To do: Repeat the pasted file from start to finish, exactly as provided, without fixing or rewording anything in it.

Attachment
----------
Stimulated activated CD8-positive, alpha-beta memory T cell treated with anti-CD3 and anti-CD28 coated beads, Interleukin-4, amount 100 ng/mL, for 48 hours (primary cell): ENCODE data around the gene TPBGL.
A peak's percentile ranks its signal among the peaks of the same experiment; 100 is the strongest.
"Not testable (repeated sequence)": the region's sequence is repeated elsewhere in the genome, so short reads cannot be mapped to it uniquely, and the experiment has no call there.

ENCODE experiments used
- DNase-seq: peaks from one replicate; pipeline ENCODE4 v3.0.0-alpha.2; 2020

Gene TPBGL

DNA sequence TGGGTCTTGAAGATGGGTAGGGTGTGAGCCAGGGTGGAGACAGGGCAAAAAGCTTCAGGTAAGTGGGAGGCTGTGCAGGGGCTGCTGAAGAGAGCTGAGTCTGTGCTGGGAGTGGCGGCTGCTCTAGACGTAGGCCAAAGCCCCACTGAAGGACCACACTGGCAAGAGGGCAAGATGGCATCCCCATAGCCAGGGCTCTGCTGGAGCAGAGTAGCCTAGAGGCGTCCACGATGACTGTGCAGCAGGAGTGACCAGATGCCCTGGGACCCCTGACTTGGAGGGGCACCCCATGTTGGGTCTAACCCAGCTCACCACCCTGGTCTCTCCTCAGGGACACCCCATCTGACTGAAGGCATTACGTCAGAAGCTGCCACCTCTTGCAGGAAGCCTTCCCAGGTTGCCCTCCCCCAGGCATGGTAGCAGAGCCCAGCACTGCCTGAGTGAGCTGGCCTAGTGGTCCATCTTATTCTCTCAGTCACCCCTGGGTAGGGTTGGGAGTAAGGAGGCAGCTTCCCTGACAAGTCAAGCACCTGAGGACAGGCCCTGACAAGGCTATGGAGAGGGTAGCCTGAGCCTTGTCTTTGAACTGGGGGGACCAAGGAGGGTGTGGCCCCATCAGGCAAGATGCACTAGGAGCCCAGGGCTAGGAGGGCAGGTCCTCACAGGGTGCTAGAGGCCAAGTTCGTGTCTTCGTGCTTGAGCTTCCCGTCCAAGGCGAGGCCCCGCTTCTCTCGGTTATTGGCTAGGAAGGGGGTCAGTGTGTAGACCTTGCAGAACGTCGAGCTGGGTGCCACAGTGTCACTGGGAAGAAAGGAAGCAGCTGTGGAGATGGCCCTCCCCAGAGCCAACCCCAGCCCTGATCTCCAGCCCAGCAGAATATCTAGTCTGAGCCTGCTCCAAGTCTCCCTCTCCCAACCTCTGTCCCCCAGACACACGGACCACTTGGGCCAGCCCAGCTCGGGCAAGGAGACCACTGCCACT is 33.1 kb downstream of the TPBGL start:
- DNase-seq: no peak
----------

Stimulated activated CD8-positive, alpha-beta memory T cell treated with anti-CD3 and anti-CD28 coated beads, Interleukin-4, amount 100 ng/mL, for 48 hours (primary cell): ENCODE data around the gene TPBGL.
A peak's percentile ranks its signal among the peaks of the same experiment; 100 is the strongest.
"Not testable (repeated sequence)": the region's sequence is repeated elsewhere in the genome, so short reads cannot be mapped to it uniquely, and the experiment has no call there.

ENCODE experiments used
- DNase-seq: peaks from one replicate; pipeline ENCODE4 v3.0.0-alpha.2; 2020

Gene TPBGL

DNA sequence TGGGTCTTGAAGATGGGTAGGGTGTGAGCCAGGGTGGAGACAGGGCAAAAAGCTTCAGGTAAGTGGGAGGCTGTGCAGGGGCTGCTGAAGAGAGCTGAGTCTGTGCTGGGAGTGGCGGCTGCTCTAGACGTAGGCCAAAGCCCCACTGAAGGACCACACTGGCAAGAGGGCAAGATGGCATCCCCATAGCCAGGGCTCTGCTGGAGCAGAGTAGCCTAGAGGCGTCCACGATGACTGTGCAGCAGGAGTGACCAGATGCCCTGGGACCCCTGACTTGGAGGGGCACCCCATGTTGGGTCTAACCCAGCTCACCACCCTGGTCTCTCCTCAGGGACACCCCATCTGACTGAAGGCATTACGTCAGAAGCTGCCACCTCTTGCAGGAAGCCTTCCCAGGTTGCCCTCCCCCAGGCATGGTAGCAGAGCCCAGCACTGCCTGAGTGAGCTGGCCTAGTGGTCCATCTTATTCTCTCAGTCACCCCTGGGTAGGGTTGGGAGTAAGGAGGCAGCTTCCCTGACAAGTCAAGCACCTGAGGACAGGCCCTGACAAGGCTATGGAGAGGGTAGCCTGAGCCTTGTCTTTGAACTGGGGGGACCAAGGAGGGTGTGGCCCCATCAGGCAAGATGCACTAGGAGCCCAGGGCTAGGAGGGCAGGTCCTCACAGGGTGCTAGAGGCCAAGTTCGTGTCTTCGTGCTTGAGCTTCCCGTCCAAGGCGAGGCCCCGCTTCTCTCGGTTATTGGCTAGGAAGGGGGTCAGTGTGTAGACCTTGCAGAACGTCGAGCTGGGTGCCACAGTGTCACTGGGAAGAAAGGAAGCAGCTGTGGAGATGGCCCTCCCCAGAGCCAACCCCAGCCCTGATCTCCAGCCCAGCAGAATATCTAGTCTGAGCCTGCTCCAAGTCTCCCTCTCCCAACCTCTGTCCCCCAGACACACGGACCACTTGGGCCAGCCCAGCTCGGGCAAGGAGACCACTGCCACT is 33.1 kb downstream of the TPBGL start:
- DNase-seq: no peak